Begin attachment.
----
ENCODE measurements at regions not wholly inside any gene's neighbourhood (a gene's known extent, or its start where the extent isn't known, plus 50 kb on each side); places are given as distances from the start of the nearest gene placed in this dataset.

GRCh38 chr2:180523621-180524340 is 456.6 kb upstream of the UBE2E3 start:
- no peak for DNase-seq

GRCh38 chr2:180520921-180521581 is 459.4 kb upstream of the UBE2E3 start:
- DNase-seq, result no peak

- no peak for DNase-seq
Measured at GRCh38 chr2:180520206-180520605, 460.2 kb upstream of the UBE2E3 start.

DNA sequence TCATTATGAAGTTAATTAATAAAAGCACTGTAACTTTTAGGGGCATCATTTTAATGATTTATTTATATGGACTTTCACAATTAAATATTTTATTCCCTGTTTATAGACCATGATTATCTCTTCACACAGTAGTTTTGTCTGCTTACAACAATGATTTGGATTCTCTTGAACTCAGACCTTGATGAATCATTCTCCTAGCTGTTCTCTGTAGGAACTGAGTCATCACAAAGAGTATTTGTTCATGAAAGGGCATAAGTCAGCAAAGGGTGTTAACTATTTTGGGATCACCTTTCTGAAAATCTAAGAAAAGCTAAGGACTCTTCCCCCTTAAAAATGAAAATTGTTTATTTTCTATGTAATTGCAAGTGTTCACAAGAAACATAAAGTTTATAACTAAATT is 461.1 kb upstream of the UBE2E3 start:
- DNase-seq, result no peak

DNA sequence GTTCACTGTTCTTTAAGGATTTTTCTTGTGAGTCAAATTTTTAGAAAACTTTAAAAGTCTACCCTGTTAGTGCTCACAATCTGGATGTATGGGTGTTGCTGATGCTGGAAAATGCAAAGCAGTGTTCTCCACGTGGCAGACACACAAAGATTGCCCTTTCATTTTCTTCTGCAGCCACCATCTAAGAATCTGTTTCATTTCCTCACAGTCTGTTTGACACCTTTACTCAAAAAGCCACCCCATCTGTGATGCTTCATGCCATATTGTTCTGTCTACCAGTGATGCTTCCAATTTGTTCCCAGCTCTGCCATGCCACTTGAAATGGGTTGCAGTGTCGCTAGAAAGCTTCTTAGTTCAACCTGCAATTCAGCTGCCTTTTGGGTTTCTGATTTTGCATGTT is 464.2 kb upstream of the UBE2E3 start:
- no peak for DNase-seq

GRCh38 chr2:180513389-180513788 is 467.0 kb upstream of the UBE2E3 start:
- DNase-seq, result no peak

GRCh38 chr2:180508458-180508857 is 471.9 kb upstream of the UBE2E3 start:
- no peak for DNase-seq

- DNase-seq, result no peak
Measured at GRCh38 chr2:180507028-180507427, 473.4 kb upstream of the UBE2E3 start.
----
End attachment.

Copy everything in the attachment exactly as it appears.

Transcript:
ENCODE measurements at regions not wholly inside any gene's neighbourhood (a gene's known extent, or its start where the extent isn't known, plus 50 kb on each side); places are given as distances from the start of the nearest gene placed in this dataset.

GRCh38 chr2:180523621-180524340 is 456.6 kb upstream of the UBE2E3 start:
- no peak for DNase-seq

GRCh38 chr2:180520921-180521581 is 459.4 kb upstream of the UBE2E3 start:
- DNase-seq, result no peak

- no peak for DNase-seq
Measured at GRCh38 chr2:180520206-180520605, 460.2 kb upstream of the UBE2E3 start.

DNA sequence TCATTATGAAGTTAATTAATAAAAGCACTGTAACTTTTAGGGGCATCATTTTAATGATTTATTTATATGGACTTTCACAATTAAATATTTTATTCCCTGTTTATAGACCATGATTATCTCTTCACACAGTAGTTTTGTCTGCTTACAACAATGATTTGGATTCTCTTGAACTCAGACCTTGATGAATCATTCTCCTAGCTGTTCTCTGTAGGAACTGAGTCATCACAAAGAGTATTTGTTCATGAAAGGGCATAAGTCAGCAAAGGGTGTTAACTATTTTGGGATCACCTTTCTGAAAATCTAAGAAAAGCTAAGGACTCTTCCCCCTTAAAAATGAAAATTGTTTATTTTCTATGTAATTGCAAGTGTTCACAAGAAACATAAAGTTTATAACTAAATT is 461.1 kb upstream of the UBE2E3 start:
- DNase-seq, result no peak

DNA sequence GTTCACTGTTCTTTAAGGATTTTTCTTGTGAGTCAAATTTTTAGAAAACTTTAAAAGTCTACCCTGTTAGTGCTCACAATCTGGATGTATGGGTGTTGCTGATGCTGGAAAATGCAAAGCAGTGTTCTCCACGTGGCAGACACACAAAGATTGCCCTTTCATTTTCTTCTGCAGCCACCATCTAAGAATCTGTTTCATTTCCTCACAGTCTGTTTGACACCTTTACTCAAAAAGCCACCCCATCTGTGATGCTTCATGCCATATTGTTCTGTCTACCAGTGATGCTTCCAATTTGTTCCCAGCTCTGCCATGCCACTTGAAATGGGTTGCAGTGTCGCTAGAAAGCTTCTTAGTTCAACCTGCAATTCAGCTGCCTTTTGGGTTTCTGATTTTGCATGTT is 464.2 kb upstream of the UBE2E3 start:
- no peak for DNase-seq

GRCh38 chr2:180513389-180513788 is 467.0 kb upstream of the UBE2E3 start:
- DNase-seq, result no peak

GRCh38 chr2:180508458-180508857 is 471.9 kb upstream of the UBE2E3 start:
- no peak for DNase-seq

- DNase-seq, result no peak
Measured at GRCh38 chr2:180507028-180507427, 473.4 kb upstream of the UBE2E3 start.